• Tentative deal reached in TSA breast-milk lawsuit

    PHOENIX (AP) — A Southern California woman who was held at a Phoenix airport four years ago after refusing to have her breast milk X-rayed said Wednesday she has reached a tentative settlement with the Transportation Security Administration. Stacey Armato, who filed a lawsuit in U.S. District...

  • High court nixes $3.4M award to child porn victim

    WASHINGTON (AP) — The Supreme Court on Wednesday rejected a plea to make it easier for victims of child pornography to collect money from people who view their images online, throwing out a nearly $3.4 million judgment in favor of a woman whose childhood rape has been widely seen on the...

  • Lawyer: US man held in Cuba seeks to go home soon

    HAVANA (AP) — The lawyer for U.S. government subcontractor Alan Gross, who has been imprisoned for more than four years in Cuba, said Wednesday his client is certain he will go home in the next year, be it alive or dead. Speaking to reporters in Havana after visiting Gross, attorney Scott...

  • Democracy, the Supreme Court and affirmative action

    The question of racial preferences in university admissions has bedeviled the nation for decades. In 2003, the Supreme Court finally issued a verdict that gave something to either side of the debate.

  • Judge dismisses case against Blackwater defendant

    WASHINGTON (AP) — A federal judge on Wednesday dismissed criminal charges against a former Blackwater security guard whose actions allegedly triggered the shootings of dozens of Iraqi citizens at a traffic circle in Baghdad nearly seven years ago. U.S. District Judge Royce Lamberth dismissed...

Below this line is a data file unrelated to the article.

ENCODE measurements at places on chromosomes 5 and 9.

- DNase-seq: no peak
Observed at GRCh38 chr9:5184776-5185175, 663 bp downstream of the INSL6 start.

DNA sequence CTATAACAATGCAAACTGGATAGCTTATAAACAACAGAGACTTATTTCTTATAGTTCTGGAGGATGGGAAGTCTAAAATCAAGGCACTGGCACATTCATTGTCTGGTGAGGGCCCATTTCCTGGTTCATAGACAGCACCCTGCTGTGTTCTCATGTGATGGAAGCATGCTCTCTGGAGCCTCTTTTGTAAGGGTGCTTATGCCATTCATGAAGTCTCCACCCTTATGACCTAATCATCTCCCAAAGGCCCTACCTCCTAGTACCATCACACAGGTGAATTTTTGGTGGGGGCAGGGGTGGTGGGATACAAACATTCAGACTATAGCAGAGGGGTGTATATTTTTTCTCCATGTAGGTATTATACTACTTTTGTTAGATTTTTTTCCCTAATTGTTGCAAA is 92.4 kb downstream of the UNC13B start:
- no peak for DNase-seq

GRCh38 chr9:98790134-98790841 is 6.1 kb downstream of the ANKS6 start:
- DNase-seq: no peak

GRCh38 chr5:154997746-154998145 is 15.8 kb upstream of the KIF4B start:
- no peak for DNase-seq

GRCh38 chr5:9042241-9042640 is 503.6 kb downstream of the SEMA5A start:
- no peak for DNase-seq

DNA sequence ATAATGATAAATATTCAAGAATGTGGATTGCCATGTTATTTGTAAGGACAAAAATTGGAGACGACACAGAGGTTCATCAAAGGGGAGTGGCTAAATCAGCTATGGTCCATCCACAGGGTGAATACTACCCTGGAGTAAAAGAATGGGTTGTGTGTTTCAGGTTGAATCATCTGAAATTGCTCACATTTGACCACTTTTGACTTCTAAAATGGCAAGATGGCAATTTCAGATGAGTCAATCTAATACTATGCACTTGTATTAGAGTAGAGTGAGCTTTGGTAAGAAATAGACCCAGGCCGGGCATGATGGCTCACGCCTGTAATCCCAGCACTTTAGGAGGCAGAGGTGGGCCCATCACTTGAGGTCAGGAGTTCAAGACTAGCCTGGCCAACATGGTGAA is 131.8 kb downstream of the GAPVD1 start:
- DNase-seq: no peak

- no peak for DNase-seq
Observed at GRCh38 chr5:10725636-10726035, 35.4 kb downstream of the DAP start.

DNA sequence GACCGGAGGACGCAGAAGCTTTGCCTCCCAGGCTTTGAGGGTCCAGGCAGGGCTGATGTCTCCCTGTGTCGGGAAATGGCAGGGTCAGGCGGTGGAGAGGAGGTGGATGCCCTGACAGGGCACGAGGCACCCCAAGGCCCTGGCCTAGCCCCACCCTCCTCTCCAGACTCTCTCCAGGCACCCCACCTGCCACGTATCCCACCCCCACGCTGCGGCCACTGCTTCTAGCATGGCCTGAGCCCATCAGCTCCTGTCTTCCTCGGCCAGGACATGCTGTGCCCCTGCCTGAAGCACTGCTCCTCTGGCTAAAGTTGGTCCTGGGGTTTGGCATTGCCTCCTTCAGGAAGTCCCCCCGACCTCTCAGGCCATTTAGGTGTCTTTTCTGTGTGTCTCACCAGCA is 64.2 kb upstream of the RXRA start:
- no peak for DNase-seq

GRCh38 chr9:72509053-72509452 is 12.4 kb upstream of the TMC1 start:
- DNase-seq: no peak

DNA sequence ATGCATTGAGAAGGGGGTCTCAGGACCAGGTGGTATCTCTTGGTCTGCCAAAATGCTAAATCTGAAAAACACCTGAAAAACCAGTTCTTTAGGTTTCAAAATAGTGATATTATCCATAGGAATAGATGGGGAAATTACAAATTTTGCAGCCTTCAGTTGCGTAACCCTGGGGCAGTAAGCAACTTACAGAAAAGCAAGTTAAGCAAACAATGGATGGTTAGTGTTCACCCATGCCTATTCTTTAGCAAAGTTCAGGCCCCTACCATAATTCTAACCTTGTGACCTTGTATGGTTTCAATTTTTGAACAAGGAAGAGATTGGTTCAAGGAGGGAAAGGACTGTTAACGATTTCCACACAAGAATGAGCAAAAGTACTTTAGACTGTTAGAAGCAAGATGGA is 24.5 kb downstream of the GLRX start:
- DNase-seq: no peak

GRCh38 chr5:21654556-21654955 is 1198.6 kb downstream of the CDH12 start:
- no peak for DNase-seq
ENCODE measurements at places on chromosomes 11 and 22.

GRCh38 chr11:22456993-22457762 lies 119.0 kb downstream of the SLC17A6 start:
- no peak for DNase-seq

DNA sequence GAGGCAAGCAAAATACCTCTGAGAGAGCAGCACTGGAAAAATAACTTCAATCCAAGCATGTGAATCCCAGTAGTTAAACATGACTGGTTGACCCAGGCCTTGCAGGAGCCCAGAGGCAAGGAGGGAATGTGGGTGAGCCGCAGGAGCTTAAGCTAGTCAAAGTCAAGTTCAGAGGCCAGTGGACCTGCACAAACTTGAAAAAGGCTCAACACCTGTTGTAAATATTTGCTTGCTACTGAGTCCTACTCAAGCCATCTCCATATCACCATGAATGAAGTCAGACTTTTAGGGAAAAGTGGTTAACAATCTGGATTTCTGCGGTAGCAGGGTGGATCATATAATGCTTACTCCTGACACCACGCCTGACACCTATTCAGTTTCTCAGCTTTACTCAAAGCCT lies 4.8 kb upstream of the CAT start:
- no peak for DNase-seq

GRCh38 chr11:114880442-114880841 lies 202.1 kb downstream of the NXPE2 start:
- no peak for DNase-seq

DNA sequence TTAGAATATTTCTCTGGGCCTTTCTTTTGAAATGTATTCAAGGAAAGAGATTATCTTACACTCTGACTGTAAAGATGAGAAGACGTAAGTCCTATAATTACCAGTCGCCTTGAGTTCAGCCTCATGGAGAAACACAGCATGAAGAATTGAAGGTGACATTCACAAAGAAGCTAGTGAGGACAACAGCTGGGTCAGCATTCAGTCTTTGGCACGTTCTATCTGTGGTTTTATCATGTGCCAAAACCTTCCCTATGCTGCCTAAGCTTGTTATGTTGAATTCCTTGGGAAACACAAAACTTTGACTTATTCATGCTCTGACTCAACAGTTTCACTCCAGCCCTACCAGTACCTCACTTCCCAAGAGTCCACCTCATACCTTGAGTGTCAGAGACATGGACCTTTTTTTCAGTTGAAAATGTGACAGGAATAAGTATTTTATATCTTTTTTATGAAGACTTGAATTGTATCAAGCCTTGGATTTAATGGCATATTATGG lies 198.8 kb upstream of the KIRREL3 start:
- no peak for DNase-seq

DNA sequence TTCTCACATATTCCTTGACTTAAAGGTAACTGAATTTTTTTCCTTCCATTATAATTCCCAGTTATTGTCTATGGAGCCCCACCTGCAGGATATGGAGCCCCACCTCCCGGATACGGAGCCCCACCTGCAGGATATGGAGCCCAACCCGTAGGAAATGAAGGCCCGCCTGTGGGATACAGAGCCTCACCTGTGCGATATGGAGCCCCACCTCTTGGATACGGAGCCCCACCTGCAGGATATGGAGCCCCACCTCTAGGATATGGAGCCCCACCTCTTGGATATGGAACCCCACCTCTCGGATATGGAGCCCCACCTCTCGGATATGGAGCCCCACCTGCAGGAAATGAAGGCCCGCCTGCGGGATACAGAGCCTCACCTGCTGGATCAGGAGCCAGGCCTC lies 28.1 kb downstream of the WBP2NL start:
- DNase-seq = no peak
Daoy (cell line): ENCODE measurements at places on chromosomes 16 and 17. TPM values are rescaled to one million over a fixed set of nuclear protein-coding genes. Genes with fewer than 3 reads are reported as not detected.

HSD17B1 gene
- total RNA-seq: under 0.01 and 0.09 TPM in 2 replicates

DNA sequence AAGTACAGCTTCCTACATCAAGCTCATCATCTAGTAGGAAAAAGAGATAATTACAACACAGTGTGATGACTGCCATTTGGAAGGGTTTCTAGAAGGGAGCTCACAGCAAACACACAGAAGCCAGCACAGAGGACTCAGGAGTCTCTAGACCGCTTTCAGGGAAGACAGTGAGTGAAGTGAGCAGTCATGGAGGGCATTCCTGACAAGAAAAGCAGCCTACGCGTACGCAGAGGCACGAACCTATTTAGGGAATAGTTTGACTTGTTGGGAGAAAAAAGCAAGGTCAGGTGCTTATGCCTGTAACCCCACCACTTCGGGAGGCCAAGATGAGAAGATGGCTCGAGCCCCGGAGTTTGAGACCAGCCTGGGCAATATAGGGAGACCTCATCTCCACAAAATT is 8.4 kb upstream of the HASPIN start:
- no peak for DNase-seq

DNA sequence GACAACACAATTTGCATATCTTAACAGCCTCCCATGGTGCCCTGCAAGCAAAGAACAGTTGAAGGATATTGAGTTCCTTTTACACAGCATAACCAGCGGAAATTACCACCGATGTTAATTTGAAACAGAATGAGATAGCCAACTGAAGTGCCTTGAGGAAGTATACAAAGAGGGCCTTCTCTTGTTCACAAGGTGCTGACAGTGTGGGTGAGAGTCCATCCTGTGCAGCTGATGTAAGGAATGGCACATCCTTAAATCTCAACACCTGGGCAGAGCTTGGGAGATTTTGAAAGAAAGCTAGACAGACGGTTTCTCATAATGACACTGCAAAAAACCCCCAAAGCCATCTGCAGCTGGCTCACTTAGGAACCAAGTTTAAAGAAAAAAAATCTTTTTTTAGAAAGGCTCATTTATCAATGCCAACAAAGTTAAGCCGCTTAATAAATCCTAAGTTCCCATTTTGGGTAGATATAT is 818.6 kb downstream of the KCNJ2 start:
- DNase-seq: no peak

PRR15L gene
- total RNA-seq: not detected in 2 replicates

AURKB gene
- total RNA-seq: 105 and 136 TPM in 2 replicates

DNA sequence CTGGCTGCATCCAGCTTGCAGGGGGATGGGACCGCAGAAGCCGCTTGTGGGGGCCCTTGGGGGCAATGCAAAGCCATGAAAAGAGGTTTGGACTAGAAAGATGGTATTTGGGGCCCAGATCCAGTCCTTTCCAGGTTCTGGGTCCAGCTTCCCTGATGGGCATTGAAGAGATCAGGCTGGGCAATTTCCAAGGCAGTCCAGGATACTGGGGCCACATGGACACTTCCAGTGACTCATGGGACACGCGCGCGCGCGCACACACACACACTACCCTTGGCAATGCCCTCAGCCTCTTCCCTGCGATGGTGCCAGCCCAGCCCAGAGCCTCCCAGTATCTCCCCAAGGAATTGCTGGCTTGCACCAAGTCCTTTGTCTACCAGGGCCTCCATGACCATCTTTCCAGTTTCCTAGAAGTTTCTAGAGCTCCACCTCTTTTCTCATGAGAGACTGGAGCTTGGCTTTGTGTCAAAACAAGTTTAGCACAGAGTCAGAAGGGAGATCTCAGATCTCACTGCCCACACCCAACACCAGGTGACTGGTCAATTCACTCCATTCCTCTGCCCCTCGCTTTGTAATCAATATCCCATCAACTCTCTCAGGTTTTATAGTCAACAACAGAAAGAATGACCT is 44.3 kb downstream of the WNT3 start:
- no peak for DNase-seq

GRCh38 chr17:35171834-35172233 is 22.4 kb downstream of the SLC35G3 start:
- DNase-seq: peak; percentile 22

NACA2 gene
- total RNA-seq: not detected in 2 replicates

• Court upholds NC gang member's death sentence

    RICHMOND, Va. (AP) — A federal appeals court has upheld a gang member's death sentence for killing two brothers at a North Carolina restaurant. A divided three-judge panel of the 4th U.S. Circuit Court of Appeals in Richmond on Wednesday rejected several claims by Alejandro Enrique Ramirez...



From the Weekly Standard

  • The Closing of the Academic Mind

    From Brandeis on the Atlantic to Azusa on the Pacific, an iron curtain has descended across academia. Behind that line lie all the classrooms of the ancient schools of America. Wesleyan, Brown,...

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  • Why Not an Open Convention?

    When the Republican National Committee adopted a new primary calendar in January, few people fully thought through the impact. Successfully and necessarily fighting the last war, Chairman Reince...

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  • NATO Is Still the Answer

    The continuing Ukraine crisis raises both a critical “what if?” question and a pressing policy issue. What if, in April 2008, the Europeans had not rejected President Bush’s proposal to...